The investment journey has four primary stakeholders. They are the investor, the wealth advisor, the investment manager, and the market.
The Market is the environment in which the first three work. The market represents the cards that are given to investors, and they must maximise the returns within the constraints of that hand. Therefore, portfolio returns should be compared with an appropriate index representing the market. Individual investors, on the other hand, are conditioned to think in absolute return terms. Since absolute returns are critically dependant on the direction of the broad market, the market is both the environment and an important stakeholder in delivering (absolute) investment returns.
In its simplest formulation, the investor’s decision matrix with respect to the market is a binary one – to participate or not to participate. Once he decides to participate in the market, then the investor is subject to market forces he has no control over.
Given this background, the choice for the question at hand is thus between the first three stakeholders.
The investor is at the Centre of the Investment Process
The investor is the most critical participant in her investment journey. Many investors look to the wealth advisor, or the investment manager to play a leading role in the investment process. Investors assume that they play a limited role – and simply follow the “experts” (the wealth adviser & investment manager) thinking that these experts know more than the investor. Nothing could be further from reality – the investor has the most important role, and the role of the wealth adviser/investment manager should be one of a researcher, advisor and coach. Every investor is unique and has a unique set of financial objectives and constraints, which only the investor himself know. Critically, it is the investor’s money – and only the investor will treat it with the respect and care that it deserves.
Focus on Risk in addition to Returns
Most investors, most wealth advisers, and all investment advertising focus almost exclusively on one side of investing: returns. But there is a more important side, especially for investors – risk, particularly the risk of permanent loss of capital. For long term success in investment, avoiding permanent capital loss is even more critical than returns. Please put this statement to memory – an investment that falls 50% needs 100% growth to return it to the original value.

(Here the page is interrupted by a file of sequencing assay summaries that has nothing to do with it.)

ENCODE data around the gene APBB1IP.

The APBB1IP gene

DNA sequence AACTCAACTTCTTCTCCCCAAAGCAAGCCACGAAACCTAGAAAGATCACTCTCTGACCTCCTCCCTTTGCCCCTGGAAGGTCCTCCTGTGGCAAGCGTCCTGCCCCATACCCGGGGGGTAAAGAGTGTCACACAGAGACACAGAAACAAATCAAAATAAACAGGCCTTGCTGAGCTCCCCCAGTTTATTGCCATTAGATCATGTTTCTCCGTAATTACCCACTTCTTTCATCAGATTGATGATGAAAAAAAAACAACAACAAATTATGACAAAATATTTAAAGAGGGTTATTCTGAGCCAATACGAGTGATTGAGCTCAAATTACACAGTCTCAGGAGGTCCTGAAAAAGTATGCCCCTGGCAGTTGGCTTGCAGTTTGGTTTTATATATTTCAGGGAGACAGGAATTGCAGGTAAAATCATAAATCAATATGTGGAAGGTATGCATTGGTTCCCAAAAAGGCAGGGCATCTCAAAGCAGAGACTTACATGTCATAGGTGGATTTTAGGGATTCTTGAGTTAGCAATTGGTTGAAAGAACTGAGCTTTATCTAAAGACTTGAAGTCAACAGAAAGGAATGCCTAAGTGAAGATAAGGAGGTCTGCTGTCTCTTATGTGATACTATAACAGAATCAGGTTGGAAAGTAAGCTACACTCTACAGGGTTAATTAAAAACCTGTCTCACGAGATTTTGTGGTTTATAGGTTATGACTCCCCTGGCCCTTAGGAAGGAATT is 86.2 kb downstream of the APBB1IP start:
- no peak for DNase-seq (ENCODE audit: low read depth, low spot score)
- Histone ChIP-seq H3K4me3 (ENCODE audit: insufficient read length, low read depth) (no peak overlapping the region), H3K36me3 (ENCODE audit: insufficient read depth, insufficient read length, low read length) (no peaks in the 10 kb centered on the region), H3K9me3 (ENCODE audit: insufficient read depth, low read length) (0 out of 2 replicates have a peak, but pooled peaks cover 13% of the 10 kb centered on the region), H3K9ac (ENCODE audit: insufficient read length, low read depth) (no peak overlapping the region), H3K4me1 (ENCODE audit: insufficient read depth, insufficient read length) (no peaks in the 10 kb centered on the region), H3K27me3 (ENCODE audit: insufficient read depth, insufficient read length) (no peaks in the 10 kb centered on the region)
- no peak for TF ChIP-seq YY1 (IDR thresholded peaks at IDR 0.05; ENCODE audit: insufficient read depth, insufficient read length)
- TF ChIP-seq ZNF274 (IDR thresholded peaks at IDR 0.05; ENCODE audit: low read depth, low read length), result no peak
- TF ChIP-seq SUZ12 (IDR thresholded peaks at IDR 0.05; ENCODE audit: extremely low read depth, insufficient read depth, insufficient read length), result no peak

How does the Investor get to the Centre of the Investment Process?
The first step of getting back in the centre of an investing process is to know oneself, particularly the intellectual capability and emotional makeup. The former comprises of technical skills: understanding economics, the ability to analyse sectors and companies, the ability to gain investment insight from varied and extensive data and information. The latter is the ability to maintain one’s composure despite the ups and downs of the market. Every investor is unique – and has differing technical and emotional capabilities. Do not emulate someone with different capabilities (especially your wealth advisors), rather find your sweet spot that lies within your zone of competence (technical abilities) and zone of comfort (emotional abilities). Do not stray far from either zone – as that is a recipe for investment disaster.
Once you have identified your zone of comfort, clearly lay out your investment policy (your wealth advisor should be able to help you here the most). Some questions to consider:
Are there handy tools to help the Investor?
We have argued that the Investor is at the centre of the investment triangle. He has primary responsibility for delivering investment returns. To help him deliver returns, he can and does take the help of a Wealth Advisor and an Investment Manager. Wealth Advisors and Investment Managers have a large informational advantage over the usual investor as they are full time in the marketplace. The investor needs an aid or tool to help him close this information advantage with the Wealth Advisor or Investment Advisor. A tool that will equip him to have a more informed conversation with the Advisor and the Manager.
Qfinr is one such tool. In subsequent blogposts we will discuss the “how” of the question of delivering investment returns using the diagnostic and other tools available in Qfinr. To see more, please click on https://blog.qfinr.com/.
Qfinr has been designed to put the investor in the centre of the investment process. Qfinr has a range of tools to help you in this journey to take back control of your investment policy. Our unique risk profiler, the portfolio analyser, the stress test are all tools for you to get a better understanding of your portfolio. By defining your investment philosophy, you can focus on what really matter: a well thought through, realistic, achievable goal of setting and meeting you own long -term investment objectives.
Qfinr Powering Intelligent Investment Decisions.